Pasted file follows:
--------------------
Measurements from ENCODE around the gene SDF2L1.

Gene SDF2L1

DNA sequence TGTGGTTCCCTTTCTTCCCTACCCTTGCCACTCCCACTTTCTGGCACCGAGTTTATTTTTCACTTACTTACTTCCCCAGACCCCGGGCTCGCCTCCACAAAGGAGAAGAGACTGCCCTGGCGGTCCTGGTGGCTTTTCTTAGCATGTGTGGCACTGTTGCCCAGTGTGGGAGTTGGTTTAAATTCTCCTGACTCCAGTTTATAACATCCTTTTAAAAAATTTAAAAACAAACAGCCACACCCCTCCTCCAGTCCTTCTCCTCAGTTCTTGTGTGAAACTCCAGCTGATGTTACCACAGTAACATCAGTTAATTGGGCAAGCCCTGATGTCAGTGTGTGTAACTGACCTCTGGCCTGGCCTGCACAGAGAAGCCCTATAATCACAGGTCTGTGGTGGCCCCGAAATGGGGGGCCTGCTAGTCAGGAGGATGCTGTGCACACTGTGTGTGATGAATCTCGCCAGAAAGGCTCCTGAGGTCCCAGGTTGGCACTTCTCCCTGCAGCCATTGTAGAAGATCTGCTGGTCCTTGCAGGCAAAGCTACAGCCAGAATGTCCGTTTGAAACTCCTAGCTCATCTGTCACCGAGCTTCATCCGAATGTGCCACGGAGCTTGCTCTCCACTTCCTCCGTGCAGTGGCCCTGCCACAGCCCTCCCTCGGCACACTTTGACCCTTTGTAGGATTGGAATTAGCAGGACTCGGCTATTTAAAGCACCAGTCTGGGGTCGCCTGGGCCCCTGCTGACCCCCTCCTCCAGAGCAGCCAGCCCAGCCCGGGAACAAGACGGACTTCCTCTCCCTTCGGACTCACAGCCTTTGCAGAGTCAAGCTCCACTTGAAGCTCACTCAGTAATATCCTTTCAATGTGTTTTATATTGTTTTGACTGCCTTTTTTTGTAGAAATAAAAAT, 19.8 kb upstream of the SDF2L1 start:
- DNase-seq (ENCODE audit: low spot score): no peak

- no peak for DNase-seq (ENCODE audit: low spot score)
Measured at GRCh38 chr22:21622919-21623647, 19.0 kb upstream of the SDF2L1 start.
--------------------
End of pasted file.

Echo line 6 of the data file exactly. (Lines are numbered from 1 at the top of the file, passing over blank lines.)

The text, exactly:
Measured at GRCh38 chr22:21622919-21623647, 19.0 kb upstream of the SDF2L1 start.